Dusty Burman
623 261-8707


Re: Corrugated siding

Climax@...
 

Don:
It would have made it much more pleasurable to have Molly Murphy, from her House of Ill Repute, do the pressing up against you to get the ridges you desired! hahahhaha
Mule

-----Original Message-----
From: Don Bergman
Sent: Jan 23, 2021 10:57 PM
To: "HOn3@groups.io"
Subject: Re: [HOn3] Corrugated siding

MY Vanadium mill complex is all heavy-duty aluminum foil.  At $15.00 I would have purchased that tool in a minute.  I pressed it against a piece of corrugated styrene.
Don Bergman


Re: Corrugated siding

Climax@...
 

I have used a large straight cut, not cross cut, metal file and finger pressure to make the corrugations.  Aluminum foil is fun to play with, you can make anything from corrugated metal to match rockets with it.

-----Original Message-----
From: Don Bergman
Sent: Jan 23, 2021 10:57 PM
To: "HOn3@groups.io"
Subject: Re: [HOn3] Corrugated siding

MY Vanadium mill complex is all heavy-duty aluminum foil.  At $15.00 I would have purchased that tool in a minute.  I pressed it against a piece of corrugated styrene.
Don Bergman


Re: Corrugated siding

Mark Lewis
 

Don, 

Your Mill complex build is spectacular!

Mark Lewis 
Narrow gauge modeling in N.C.


Re: Corrugated siding

Don Bergman
 

MY Vanadium mill complex is all heavy-duty aluminum foil.  At $15.00 I would have purchased that tool in a minute.  I pressed it against a piece of corrugated styrene.
Don Bergman


Re: Corrugated siding

Alan Kilby
 

I've used 2 combs laying foil on 1 and pressing other on top to corrugate foil.Combs have lots of different space,size times to choose from.I use a metal pet comb on bottom.
Alan


From: HOn3@groups.io <HOn3@groups.io> on behalf of Mark Rosche via groups.io <m_rosche@...>
Sent: Saturday, January 23, 2021 12:31:11 PM
To: HOn3@groups.io <HOn3@groups.io>
Subject: Re: [HOn3] Corrugated siding
 
Hi,

To add to the list of tools for making model corrugated metal here is one from „down under“ the tool is available from N to G Scale:


I use the S Scale one quite often and use „Shisha“ foil as it is thicker than heavy duty aluminum foil with good results.

Regards,

Mark

Don‘t take life too seriously...no one gets out alive anyway....

On 23. Jan 2021, at 21:12, Eric Schrowang <eschrowang@...> wrote:


Hi All,
Here is a tool to make your own corrugated metal. It is in 1/72nd scale but I fiquire it is close enough to 1/87 for most folks. They also make one in 1/48th scale for any O scale modelers. Rick Green did a good video on this in Train Masters TV.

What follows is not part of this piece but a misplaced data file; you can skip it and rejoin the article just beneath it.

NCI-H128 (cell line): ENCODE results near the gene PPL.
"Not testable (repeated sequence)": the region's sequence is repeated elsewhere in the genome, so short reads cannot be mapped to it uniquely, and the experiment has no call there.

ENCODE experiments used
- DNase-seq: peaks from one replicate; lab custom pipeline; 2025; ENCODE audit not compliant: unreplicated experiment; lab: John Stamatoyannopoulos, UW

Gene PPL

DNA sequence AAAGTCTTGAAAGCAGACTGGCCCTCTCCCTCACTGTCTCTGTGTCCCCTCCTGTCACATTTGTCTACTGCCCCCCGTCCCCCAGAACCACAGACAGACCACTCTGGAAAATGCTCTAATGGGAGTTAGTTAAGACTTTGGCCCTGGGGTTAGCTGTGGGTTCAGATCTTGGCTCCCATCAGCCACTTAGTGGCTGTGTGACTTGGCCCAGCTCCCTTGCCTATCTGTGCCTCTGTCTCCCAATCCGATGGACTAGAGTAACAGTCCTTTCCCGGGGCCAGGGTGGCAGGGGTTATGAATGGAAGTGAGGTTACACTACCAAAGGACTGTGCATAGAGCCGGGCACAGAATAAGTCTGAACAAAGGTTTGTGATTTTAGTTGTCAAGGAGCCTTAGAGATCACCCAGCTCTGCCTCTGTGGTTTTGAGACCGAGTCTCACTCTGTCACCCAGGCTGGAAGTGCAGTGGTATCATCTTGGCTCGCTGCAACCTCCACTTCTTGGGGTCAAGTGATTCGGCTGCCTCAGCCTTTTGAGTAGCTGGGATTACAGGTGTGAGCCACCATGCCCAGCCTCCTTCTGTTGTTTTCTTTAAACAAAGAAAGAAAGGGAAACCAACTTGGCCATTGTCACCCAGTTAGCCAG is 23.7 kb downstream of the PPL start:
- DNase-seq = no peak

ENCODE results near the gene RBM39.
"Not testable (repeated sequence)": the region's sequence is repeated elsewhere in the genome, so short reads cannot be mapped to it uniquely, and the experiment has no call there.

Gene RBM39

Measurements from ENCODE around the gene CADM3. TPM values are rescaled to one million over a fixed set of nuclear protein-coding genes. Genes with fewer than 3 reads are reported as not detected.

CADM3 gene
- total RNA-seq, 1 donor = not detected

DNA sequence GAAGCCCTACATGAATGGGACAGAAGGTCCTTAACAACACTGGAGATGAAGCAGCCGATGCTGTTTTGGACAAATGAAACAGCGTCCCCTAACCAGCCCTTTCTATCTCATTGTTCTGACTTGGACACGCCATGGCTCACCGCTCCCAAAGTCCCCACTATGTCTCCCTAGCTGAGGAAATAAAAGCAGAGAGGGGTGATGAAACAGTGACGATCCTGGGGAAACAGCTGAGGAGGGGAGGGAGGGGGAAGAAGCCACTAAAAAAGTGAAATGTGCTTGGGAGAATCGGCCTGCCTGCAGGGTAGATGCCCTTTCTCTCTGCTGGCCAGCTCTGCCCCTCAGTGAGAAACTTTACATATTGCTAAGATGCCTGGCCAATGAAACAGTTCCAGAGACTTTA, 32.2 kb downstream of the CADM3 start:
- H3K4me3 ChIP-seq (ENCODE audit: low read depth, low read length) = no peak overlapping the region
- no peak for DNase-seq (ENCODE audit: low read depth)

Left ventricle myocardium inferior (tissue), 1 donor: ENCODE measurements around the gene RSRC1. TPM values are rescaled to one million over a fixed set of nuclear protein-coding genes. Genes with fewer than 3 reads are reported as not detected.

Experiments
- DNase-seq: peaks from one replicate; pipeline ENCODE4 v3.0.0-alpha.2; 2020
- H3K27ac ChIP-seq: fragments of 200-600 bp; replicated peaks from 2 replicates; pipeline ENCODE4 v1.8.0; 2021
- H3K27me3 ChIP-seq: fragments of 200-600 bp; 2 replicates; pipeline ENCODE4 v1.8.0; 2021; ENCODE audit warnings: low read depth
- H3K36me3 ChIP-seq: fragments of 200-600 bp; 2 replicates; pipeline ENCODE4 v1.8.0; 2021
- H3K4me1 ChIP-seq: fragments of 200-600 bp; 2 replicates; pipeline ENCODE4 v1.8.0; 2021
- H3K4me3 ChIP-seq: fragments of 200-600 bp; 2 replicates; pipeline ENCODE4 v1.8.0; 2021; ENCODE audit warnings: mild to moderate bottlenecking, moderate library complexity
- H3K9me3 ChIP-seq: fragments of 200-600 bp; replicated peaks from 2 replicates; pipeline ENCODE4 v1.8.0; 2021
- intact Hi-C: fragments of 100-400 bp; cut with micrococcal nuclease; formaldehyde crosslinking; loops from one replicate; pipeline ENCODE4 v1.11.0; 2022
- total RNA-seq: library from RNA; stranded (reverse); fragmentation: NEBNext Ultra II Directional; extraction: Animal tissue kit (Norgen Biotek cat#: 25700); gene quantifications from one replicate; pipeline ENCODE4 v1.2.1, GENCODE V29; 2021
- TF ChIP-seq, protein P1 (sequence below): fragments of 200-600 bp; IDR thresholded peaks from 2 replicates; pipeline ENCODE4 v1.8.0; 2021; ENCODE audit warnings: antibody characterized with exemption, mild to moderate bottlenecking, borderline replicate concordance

Eric


On Fri, Jan 22, 2021 at 10:50 PM Steve Hatch <hatch@...> wrote:
   I actually make my own as needed.   I make it out of the real thick aluminum foil
and form it on a "stick" I made with corrugations on it.
 The stick is the right size to make panels and I just rub the foil on the
surface of the stick and "voila" you have a corrugated panel.
I can se
<corsiding1.jpg>
nd a picture if you want it.


Re: Old layout photos

Climax@...
 

These look like fine starts.  Way too many arm chair model railroaders will say something but cannot model two stick together if they had to,  One must realize that most of your early mining structures were not precision built buildings and sure did not comply with any code.  They were coverings for shafts, for stamp mills, vats, grinders, tables, or what ever equipment they had.  If they would have taken the structure down and reassembled it would be completely different.  So who is to say what you have built is not a perfect model of THAT mine set.  I sure couldn't land I have studied the subject with well over 250 books, all of the Gazette, al of MRR and RMC, hard cover books, and the such.  Now internal equipment is different.  There was commercial manufacturing of machinery to include stamp mills, grinders, separation tables, different baths to grab certain ores, winfree tables, all the way down to bags or haul the ore or smelters who processed the ore into ingots to ship out.
What you have already accomplished is a set ahead of many others and there are many others you will be able to learn more from as  you progress through the modeling empires.
MMR#200 10 certificates

-----Original Message-----
From: sbake5570@...
Sent: Jan 23, 2021 3:42 PM
To: HOn3@groups.io
Subject: [HOn3] Old layout photos

Hi friends,
I hope this is the appropriate place to add a few photos (Not sure i attached them correctly)..and hope to see a few of your past and present projects as well! Like I said I stepped away from the hobby for a bit due to school and moving into a new house a few years ago. Here are the only surviving pics of my old layout. The structure was not completed but built from plans from I think a 1985 issue of the Gazette. It was part of a free lanced scene and out of the photo was a ravine with a wooden trestle that led to the landscape mellowing out and a town with a lot of switching and operational interests and un-landscaped mainline beyond. Looking at these, I see a lot I would do differently now...looking forward to planning a new layout!